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World’s Second Largest Blue Hole Discovered Off Coast of Mexico

Chetumal, Quintana Roo, Mexico – The second largest blue hole in the world has been discovered off the coast of the Yucatan Peninsula in Mexico. The discovery was made by scientists from El Colegio de la Frontera Sur (Ecosur) and the Consejo Nacional de Ciencia y Tecnología (Conacyt) in 2021, but only now have researchers revealed its existence.

The blue hole is located on the sea bed of the Bay of Chetumal and has been reported to be 274 meters deep across a surface area of 13,690 square meters. The hole has been named Taam Ja’ which means “deep water” in Mayan.

Blue holes are vertical marine caves that have been formed over the stretch of thousands of years following the Ice Age, and are often hundreds of feet deep. They are also widely recognized as “ecological hotspots” with a mind-blowing variety of plant and life species living within them. But little is known about them in the world of science as they’re incredibly difficult to access.

The deepest blue hole in the world is reported in Sansha Yongle, China, with a depth of 300 meters below sea level. While the Chetumal blue hole is the second deepest, it is the first to be identified within an estuarine system.

According to a statement from Conacyt, the finding is of great relevance for marine scientific research because it offers information on what the environment and climate were like thousands of years ago.

Such information can help to understand environmental and geological processes, the connectivity of aquifers and the origin of water in these hydro geological systems.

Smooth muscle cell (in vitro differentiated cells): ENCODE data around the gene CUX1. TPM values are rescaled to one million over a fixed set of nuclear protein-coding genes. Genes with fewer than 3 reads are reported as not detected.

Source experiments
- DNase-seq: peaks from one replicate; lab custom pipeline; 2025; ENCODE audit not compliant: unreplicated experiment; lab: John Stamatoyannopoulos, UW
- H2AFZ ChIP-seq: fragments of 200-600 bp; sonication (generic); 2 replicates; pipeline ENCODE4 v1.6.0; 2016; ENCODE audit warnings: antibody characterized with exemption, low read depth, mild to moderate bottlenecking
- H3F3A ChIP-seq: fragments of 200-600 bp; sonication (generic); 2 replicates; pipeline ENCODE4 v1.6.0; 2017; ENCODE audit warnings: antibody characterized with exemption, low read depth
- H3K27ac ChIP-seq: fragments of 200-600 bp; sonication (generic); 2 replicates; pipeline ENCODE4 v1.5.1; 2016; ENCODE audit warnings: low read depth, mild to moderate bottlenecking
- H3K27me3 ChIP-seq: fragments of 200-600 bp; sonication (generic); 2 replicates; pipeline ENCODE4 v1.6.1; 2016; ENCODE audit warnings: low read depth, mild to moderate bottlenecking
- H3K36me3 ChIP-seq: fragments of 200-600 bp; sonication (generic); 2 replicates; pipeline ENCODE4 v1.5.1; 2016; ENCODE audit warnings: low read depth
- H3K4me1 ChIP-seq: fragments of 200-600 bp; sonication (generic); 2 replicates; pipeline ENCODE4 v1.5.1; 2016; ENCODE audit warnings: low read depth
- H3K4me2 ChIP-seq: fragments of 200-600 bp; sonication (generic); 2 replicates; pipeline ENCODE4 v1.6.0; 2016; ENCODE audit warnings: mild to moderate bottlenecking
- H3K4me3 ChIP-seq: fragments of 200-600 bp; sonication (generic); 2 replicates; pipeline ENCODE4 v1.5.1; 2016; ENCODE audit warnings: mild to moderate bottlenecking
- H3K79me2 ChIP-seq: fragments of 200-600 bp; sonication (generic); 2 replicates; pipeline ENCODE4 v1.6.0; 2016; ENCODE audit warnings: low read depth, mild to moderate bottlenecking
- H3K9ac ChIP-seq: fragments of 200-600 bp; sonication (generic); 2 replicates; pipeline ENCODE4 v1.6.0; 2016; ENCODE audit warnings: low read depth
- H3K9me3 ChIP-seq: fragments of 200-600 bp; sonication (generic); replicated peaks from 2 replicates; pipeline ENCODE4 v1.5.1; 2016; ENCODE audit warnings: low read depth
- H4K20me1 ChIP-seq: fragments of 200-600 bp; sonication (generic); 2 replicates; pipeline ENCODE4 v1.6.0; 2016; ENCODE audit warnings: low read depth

The Mexican blue hole Taam Ja’ is almost circular on the surface, covering an area of approximately 147,000 square feet. Its sides are steep, with 80-degree slopes that form the structure of a large cone covered by biofilm, sediment, limestone and gypsum overhangs.

The mouth of the blue hole is located at a depth of between 4.5 and 5 meters below sea level, where the properties of the water change significantly with temperature and salinity gradients.

The blue hole investigation was conducted using scuba diving, echo sounders, CTD (conductivity, temperature, and depth) profilers, and the collection of water samples in September 2021. Following their investigations so far, the researchers have said that they only expected to find basic life forms in Taam Ja’ but nature is thriving and surviving in the deep murky depths.

The team of researchers pointed out that as the chasm is close to the coasts of Mexico and Belize, it’s discovery could lead to an exciting increase of both local and foreign visitors.

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